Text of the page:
Fordlândia (Portuguese pronunciation: [fɔʁdʒiˈlɐ̃dʒjɐ], Ford-land) is a district and adjacent area of 14,268 square kilometres (5,509 sq mi) in the city of Aveiro, in the Brazilian state of Pará. It is located on the east banks of the Tapajós river roughly 300 kilometres (190 mi) south of the city of Santarém.
It was established by American industrialist Henry Ford in the Amazon Rainforest in 1928 as a prefabricated industrial town intended to be inhabited by 10,000 people to secure a source of cultivated rubber for the automobile manufacturing operations of the Ford Motor Company in the United States. Ford had negotiated a deal with the Brazilian government granting him a concession of 10,000 km2 (3,900 sq mi) of land on the banks of the Rio Tapajós near the city of Santarém, Brazil, in exchange for a 9% share in the profits generated. Ford's project failed, and the city was abandoned in 1934.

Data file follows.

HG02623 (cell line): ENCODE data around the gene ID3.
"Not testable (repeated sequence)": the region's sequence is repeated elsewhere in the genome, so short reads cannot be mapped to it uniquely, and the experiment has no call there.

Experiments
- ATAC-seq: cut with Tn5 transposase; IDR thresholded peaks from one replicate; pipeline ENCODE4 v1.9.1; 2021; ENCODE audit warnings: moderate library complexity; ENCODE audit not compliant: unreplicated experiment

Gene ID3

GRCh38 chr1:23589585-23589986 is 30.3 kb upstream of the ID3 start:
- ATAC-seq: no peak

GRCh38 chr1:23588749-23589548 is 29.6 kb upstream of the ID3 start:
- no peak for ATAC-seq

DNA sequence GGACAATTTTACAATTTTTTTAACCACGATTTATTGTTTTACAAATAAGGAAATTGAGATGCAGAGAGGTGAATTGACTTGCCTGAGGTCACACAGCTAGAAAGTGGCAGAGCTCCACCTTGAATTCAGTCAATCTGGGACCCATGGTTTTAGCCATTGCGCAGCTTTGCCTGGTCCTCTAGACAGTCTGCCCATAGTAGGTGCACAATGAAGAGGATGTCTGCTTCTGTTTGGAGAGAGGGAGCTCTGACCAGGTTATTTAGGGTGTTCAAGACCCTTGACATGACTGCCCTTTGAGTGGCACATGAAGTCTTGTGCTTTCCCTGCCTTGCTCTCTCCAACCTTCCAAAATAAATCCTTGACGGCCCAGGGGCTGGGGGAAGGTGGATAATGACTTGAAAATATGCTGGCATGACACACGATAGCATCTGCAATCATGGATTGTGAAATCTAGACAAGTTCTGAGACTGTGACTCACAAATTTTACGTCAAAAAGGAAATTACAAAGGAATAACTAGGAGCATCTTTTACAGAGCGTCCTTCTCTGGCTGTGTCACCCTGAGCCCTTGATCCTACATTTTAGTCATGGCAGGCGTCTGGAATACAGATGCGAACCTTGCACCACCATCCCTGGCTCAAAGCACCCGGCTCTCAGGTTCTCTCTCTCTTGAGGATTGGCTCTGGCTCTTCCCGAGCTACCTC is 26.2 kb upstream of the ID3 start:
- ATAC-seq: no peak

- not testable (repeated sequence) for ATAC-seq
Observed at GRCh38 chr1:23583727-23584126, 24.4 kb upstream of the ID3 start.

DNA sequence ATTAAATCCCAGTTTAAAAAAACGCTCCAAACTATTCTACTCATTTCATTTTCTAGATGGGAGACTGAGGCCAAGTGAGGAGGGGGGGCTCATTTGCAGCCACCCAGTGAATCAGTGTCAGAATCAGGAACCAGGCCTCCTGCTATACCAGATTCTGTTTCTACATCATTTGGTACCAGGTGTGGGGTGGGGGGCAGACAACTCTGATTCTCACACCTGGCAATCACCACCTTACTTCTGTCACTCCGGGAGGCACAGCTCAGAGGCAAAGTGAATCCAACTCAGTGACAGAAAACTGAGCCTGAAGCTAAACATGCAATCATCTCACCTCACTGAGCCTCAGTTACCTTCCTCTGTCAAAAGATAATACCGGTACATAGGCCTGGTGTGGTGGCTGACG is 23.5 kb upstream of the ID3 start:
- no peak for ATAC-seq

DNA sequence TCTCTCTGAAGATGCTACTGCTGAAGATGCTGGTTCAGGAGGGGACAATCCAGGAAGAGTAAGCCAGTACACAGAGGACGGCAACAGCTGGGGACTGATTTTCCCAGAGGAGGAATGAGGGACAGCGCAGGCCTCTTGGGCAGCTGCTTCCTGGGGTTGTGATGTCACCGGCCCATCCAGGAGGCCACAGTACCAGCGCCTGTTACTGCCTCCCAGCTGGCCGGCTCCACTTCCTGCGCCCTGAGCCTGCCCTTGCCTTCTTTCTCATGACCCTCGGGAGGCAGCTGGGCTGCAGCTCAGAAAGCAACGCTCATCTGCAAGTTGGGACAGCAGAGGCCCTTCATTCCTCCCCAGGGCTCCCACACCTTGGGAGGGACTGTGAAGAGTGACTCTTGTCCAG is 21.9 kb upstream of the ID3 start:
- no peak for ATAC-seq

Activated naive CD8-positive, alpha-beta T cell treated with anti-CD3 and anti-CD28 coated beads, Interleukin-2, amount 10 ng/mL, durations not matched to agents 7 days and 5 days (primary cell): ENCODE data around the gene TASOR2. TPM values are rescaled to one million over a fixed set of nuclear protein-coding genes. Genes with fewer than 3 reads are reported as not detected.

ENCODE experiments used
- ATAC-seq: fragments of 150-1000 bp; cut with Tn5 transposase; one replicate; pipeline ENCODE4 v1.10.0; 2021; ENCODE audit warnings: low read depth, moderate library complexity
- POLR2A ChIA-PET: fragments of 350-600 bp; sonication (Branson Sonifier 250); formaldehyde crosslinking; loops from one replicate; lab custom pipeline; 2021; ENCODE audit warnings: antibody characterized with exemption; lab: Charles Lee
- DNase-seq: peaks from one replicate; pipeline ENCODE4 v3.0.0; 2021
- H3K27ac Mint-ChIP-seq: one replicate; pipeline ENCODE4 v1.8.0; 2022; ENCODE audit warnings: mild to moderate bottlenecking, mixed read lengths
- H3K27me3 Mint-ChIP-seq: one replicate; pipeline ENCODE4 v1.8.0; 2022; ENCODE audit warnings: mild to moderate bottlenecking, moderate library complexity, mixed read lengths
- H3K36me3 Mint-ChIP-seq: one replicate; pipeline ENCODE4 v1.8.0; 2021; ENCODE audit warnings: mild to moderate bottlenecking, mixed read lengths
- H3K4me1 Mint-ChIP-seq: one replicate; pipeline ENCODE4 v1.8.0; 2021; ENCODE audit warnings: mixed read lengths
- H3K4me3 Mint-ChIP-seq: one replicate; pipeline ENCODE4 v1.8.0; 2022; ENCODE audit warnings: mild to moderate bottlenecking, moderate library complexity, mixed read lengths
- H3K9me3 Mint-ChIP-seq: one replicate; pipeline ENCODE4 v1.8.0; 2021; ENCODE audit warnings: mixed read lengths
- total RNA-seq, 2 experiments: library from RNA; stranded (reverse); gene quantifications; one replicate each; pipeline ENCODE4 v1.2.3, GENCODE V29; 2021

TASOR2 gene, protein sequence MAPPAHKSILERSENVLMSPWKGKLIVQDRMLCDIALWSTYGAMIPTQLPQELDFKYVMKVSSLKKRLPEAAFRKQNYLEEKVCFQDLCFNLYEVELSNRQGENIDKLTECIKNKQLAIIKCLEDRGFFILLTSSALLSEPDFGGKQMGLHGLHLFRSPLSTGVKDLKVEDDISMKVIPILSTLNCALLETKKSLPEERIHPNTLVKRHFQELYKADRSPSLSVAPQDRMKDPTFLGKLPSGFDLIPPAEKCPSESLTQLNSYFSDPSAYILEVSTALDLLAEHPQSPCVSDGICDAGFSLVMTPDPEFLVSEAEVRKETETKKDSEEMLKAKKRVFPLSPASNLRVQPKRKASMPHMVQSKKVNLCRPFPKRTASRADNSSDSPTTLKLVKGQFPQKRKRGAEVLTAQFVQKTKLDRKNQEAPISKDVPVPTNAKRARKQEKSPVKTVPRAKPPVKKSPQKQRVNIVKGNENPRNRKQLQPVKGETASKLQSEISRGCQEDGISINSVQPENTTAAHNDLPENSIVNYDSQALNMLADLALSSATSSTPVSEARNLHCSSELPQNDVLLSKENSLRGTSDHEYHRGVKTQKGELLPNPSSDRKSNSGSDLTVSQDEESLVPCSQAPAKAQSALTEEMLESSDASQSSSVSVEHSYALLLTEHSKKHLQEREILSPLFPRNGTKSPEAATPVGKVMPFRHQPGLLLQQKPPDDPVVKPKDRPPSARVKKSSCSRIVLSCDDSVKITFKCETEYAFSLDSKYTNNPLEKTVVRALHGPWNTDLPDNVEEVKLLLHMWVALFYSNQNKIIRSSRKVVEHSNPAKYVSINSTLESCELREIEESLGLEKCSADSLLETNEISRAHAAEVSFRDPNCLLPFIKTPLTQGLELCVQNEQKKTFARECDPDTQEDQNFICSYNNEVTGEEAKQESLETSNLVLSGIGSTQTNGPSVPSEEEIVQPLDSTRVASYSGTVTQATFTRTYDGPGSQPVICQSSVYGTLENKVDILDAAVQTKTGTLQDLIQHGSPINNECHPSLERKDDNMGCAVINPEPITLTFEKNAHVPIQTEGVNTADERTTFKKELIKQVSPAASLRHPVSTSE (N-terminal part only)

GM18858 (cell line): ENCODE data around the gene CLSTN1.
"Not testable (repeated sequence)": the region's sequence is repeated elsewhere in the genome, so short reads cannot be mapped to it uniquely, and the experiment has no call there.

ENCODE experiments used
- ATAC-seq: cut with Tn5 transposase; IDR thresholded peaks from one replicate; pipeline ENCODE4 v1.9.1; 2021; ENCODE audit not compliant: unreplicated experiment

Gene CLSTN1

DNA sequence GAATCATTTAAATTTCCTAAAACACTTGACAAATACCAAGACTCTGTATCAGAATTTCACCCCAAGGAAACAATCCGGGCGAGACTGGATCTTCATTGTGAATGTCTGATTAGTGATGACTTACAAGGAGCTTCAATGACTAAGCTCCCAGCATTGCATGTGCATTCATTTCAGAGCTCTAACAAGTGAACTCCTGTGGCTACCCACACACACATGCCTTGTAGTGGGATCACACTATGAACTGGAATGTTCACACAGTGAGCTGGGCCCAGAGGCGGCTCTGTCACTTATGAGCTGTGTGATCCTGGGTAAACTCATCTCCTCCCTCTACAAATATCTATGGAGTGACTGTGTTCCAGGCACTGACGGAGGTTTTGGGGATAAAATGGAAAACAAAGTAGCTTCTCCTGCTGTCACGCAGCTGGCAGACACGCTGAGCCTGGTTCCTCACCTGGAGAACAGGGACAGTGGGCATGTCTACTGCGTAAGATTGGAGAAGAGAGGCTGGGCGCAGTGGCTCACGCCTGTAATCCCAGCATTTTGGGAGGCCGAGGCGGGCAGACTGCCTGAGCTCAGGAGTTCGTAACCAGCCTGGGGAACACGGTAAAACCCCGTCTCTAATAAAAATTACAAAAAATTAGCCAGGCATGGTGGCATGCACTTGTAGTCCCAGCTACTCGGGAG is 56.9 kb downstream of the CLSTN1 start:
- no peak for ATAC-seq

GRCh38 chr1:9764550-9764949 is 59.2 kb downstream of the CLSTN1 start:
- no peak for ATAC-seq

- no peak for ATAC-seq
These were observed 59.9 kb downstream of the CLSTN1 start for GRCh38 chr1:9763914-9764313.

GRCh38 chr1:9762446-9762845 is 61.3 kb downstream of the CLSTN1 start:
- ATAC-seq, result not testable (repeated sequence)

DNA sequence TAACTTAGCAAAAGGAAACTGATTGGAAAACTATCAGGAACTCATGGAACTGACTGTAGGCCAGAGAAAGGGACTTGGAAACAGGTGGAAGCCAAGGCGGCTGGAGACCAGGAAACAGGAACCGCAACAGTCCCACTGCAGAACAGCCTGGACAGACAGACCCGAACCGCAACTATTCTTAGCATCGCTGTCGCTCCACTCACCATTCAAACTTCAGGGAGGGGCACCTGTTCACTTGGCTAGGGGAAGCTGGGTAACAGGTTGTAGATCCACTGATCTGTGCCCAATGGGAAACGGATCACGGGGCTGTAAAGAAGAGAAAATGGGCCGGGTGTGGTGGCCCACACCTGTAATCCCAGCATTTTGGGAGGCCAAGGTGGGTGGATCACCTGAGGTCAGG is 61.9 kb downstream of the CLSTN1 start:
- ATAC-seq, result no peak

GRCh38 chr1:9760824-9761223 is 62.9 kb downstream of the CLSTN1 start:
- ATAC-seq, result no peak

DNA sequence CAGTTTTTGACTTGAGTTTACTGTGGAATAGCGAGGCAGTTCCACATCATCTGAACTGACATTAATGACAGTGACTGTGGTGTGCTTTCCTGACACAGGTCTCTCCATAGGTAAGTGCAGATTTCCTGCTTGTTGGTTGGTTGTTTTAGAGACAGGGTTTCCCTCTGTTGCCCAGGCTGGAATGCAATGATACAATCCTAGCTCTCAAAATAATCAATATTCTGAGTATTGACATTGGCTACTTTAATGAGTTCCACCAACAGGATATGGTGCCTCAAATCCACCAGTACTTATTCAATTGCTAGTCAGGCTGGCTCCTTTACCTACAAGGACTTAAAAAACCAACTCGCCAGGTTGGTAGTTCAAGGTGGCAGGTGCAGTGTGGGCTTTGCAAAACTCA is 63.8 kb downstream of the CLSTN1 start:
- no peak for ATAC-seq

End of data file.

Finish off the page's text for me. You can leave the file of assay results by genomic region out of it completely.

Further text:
The town was mostly deserted, with only 90 residents still living in the city until the early 2000s when it saw an increase of population, being home to around 3,000 people as of 2017.
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